- Written By Kim Borwick
Kim Borwick is a writer and editor who studies financial literacy and retirement annuities. She has extensive experience with editing educational content and financial topics for Annuity.org.Read More
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- Financially Reviewed ByMichael J. Boyle, M.S.
Michael J. Boyle, M.S.
Former Compliance Professional
Michael J. Boyle began his career in the securities business in 2011 as a registered financial professional. Over his tenure, he’s worked with asset classes including equities, fixed income, CDs, mutual funds, futures, options and foreign currency.Read More
- Updated: December 21, 2022
- 7 min read time
- This page features 3 Cited Research Articles
Lifetime annuities are structured to pay out for the duration of an annuitant’s lifetime. Insurance companies offset the risk they assume by pooling their clients’ premiums and issuing mortality credits to annuity holders who live longer than expected. This is suitable for annuity owners who don’t include beneficiaries in their contracts.
But, this structure doesn’t work for everyone. If you want the guaranteed income a lifetime annuity provides but also want to leave the balance of your annuity’s value to a beneficiary in the event that you pass away unexpectedly, then a period certain annuity may be the right product for you.
What Is a Period Certain Annuity?
Period certain annuities function much like lifetime annuities, but instead of paying out for the rest of the annuitant’s life, they pay guaranteed income for a specified period of time — typically 10 to 20 years — regardless of whether the annuitant lives that long. Upon the death of the annuitant, a period certain annuity will continue providing income payments to a beneficiary named in the contract.
A period certain option added to a straight-life or joint and survivor annuity means the insurance company must continue making payments after the death of the annuitant. For this reason, income payments will typically be lower than the periodic payments from a lifetime annuity.
Life Annuity with Period Certain
A life annuity with period certain is a hybrid option that provides lifetime payments with guaranteed income for a specified number of years.
For example, if you purchase a single-life annuity with a 20-year period certain and pass away 10 years later, your beneficiary will collect income benefits for another 10 years.
Without the period certain option, income benefits will be terminated upon your death, and the insurance company will apply the remaining value of your contract as mortality credits, which they will use to pay the surviving annuitants.Other annuitization options include:
- Single life/life only
- Joint and survivor
- Lump-sum payment
- Systematic withdrawal
- Early withdrawal
Each of these payout options offers its own unique benefits. Speak with a financial advisor if you are unsure of which option meets your needs.
Benefits of a Period Certain Payout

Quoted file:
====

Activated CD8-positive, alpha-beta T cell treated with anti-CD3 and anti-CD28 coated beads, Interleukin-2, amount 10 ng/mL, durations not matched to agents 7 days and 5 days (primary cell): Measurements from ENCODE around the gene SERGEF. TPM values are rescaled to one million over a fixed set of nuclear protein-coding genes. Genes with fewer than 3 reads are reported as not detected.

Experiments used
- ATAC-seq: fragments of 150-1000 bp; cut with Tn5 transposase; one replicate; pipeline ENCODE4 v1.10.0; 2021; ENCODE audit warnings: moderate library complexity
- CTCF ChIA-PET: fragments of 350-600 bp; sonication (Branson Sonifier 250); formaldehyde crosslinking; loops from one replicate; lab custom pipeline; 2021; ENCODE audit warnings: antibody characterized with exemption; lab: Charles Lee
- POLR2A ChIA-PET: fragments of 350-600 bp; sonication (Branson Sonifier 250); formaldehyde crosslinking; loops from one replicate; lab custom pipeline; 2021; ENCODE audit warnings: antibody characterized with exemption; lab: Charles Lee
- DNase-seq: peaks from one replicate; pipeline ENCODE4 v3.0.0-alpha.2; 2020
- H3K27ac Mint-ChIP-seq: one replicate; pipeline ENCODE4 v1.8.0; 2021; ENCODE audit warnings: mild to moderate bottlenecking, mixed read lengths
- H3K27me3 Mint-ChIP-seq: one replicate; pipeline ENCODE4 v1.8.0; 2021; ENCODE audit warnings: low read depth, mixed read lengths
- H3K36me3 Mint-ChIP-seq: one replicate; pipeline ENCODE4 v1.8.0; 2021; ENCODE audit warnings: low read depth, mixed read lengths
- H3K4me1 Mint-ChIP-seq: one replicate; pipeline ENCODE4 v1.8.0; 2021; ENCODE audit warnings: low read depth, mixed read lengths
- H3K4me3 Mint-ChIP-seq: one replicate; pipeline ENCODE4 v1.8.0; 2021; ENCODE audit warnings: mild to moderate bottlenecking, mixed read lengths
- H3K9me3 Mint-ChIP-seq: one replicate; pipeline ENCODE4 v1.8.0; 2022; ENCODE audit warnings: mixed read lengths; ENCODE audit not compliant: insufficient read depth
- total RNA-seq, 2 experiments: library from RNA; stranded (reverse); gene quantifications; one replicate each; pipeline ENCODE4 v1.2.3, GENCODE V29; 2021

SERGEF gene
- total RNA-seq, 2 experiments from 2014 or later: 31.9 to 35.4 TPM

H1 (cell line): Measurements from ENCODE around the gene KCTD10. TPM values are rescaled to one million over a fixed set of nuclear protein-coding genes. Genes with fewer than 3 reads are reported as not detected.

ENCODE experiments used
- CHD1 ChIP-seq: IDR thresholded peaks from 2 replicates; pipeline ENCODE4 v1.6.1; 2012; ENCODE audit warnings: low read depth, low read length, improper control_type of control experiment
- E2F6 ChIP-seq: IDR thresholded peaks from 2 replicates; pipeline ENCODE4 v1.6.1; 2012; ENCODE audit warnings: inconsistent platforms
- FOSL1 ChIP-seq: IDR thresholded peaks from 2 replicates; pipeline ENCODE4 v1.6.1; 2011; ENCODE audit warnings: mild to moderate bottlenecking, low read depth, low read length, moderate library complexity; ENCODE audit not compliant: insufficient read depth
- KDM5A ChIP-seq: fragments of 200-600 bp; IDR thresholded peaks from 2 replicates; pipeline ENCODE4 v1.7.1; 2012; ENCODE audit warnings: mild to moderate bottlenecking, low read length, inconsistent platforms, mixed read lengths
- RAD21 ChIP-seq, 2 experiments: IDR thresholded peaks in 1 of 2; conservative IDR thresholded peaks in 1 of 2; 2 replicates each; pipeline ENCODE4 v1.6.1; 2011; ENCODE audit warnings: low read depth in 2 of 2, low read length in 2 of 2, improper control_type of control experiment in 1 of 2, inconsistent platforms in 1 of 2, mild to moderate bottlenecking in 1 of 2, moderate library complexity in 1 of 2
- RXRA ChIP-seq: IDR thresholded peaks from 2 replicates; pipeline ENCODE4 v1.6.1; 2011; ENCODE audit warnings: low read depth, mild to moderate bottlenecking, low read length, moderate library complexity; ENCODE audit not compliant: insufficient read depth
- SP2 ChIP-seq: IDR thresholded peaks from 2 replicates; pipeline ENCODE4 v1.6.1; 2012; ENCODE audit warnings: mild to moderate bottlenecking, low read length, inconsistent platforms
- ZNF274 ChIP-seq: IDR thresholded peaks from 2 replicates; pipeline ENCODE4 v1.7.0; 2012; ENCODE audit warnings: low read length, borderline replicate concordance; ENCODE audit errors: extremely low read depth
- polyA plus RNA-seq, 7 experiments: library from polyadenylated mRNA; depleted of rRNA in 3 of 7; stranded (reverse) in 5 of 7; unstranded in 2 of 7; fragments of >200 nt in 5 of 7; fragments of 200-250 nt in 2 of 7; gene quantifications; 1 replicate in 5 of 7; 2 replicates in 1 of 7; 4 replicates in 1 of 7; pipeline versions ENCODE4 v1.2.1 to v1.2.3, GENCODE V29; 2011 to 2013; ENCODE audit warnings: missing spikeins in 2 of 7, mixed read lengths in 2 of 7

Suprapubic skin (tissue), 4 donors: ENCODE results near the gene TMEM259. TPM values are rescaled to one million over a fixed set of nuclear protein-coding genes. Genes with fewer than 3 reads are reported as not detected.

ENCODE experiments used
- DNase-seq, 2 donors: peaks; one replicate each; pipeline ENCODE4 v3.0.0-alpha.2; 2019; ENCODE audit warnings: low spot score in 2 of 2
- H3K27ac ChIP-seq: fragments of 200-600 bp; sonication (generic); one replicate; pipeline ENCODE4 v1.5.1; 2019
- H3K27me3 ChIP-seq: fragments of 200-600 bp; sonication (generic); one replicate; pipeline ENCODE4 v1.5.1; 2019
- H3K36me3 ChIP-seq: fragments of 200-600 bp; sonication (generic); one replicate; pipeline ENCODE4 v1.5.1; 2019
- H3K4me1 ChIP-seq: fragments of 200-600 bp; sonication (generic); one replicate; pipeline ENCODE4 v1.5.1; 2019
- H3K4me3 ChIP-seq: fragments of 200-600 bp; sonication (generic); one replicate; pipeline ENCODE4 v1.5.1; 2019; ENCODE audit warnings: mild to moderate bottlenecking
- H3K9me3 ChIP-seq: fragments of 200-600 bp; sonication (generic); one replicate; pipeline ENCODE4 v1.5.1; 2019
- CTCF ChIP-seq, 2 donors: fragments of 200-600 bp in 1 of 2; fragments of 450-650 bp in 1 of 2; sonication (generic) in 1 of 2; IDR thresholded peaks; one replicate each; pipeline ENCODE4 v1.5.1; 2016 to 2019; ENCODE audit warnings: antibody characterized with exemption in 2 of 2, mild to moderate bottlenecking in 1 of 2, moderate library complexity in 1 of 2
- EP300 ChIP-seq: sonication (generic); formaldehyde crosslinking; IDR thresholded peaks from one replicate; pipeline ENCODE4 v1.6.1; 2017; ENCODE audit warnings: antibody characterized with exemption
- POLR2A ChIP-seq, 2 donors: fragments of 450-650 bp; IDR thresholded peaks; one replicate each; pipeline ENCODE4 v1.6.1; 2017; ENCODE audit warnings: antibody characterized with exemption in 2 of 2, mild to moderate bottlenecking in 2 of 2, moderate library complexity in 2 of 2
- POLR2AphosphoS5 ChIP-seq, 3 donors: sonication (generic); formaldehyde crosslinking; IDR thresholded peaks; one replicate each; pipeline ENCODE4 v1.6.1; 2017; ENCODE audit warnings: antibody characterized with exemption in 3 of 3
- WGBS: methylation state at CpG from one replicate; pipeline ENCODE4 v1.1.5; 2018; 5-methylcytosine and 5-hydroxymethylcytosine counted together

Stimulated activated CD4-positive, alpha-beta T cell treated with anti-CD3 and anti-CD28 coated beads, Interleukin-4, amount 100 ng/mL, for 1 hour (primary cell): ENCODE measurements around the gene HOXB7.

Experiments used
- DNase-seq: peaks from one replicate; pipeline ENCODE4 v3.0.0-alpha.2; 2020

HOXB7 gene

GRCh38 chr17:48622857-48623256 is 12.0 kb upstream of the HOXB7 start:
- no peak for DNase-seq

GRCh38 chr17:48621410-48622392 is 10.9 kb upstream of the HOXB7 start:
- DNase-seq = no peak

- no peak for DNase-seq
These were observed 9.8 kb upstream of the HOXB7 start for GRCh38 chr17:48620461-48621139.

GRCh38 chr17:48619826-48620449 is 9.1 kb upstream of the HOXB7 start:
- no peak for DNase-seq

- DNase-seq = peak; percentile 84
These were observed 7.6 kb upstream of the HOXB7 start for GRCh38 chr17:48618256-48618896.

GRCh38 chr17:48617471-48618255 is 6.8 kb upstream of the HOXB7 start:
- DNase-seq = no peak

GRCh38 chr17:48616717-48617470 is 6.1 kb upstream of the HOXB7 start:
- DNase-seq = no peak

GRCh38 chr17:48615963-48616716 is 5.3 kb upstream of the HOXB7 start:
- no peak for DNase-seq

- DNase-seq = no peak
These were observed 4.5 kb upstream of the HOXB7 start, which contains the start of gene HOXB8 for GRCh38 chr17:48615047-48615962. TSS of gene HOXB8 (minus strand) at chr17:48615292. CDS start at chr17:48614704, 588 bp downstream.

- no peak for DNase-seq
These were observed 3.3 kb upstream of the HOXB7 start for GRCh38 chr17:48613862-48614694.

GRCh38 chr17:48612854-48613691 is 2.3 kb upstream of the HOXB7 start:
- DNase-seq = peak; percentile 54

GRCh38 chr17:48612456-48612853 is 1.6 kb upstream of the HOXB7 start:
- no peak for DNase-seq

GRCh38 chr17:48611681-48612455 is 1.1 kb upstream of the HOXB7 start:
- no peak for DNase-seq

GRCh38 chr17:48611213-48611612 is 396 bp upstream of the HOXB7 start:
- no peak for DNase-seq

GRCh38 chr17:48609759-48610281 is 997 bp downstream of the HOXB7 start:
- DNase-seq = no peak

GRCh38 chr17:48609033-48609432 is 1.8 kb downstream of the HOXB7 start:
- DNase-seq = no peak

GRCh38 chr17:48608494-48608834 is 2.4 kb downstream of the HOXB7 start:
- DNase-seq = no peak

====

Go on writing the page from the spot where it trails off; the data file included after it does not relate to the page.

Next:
The inability to accurately estimate their return deters many people from buying annuities. This uncertainty is due to the fact that none of us knows how long we will live.
But with a period certain annuity, you know how long your payments will last. You set your payment schedule. You’ll know exactly how many payments you and your beneficiary will receive and the amount of the payments.
In addition, in instances where the period certain is less than the life expectancy of the measuring life, the payments will be larger than payments from a straight-life annuity.
Drawbacks of a Period Certain Payout
Period certain annuitization guarantees income for a specific time period, regardless of whether the annuitant lives that long. This is advantageous if you die prematurely, but if you live beyond the period certain, you won’t have the security of regular income payments for the rest of your life.
Michael Kitces of Buckingham Wealth Partners emphasized the value of mortality credits for annuity owners who live past their life expectancy and explained that “trying to protect against an annuity loss in the event of early death, and protect heirs, actually eliminates much of the benefit that annuities are meant to provide in the first place.”
This protection is the ultimate goal of a period certain annuity or a life annuity with period certain. Annuity holders who choose this payout option are choosing to forfeit the additional payments they would receive if they lived longer than other annuitants in the insurer’s pool.Please seek the advice of a qualified professional before making financial decisions.Last Modified: December 21, 2022
3 Cited Research Articles
Annuity.org writers adhere to strict sourcing guidelines and use only credible sources of information, including authoritative financial publications, academic organizations, peer-reviewed journals, highly regarded nonprofit organizations, government reports, court records and interviews with qualified experts. You can read more about our commitment to accuracy, fairness and transparency in our editorial guidelines.
- Hicks, C. (2022, July 7). 16 Things You Need To Know Now About Annuities. Retrieved from https://money.usnews.com/investing/investing-101/articles/things-you-need-to-know-now-about-annuities
- Kitces, M. (2015, April 1). Understanding The Role Of Mortality Credits – Why Immediate Annuities Beat Bond Ladders For Retirement Income. Retrieved from https://www.kitces.com/blog/understanding-the-role-of-mortality-credits-why-immediate-annuities-beat-bond-ladders-for-retirement-income/
- Legal Information Institute. (2022, June). Annuities. Retrieved from https://www.law.cornell.edu/wex/annuity
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